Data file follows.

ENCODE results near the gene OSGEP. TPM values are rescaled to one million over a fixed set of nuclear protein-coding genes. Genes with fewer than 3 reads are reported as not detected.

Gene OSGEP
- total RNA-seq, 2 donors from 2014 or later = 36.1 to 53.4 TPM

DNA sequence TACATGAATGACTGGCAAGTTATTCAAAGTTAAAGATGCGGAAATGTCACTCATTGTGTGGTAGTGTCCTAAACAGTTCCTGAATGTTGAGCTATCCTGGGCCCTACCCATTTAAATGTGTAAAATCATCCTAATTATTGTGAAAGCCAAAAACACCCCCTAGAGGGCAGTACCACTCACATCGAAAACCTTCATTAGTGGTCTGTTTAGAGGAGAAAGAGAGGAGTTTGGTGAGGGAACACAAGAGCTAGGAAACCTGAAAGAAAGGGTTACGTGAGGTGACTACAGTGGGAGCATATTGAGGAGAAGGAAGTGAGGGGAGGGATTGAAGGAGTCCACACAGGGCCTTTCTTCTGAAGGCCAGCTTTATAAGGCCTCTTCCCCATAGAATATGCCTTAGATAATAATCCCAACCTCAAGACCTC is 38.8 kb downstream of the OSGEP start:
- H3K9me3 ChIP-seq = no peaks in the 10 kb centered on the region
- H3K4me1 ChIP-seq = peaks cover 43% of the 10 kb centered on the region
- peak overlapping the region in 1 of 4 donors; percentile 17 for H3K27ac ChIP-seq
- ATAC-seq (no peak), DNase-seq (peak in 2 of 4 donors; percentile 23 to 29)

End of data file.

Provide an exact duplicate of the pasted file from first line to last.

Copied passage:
ENCODE results near the gene OSGEP. TPM values are rescaled to one million over a fixed set of nuclear protein-coding genes. Genes with fewer than 3 reads are reported as not detected.

Gene OSGEP
- total RNA-seq, 2 donors from 2014 or later = 36.1 to 53.4 TPM

DNA sequence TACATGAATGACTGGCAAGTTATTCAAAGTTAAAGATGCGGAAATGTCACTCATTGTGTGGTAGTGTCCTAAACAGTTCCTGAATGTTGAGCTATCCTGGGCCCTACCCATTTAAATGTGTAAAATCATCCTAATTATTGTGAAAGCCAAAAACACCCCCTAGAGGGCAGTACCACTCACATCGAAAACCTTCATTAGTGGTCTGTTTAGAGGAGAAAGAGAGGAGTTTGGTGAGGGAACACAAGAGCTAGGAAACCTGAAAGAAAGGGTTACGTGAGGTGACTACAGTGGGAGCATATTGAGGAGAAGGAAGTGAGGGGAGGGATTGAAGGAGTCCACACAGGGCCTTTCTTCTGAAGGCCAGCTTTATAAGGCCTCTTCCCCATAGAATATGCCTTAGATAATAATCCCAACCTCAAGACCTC is 38.8 kb downstream of the OSGEP start:
- H3K9me3 ChIP-seq = no peaks in the 10 kb centered on the region
- H3K4me1 ChIP-seq = peaks cover 43% of the 10 kb centered on the region
- peak overlapping the region in 1 of 4 donors; percentile 17 for H3K27ac ChIP-seq
- ATAC-seq (no peak), DNase-seq (peak in 2 of 4 donors; percentile 23 to 29)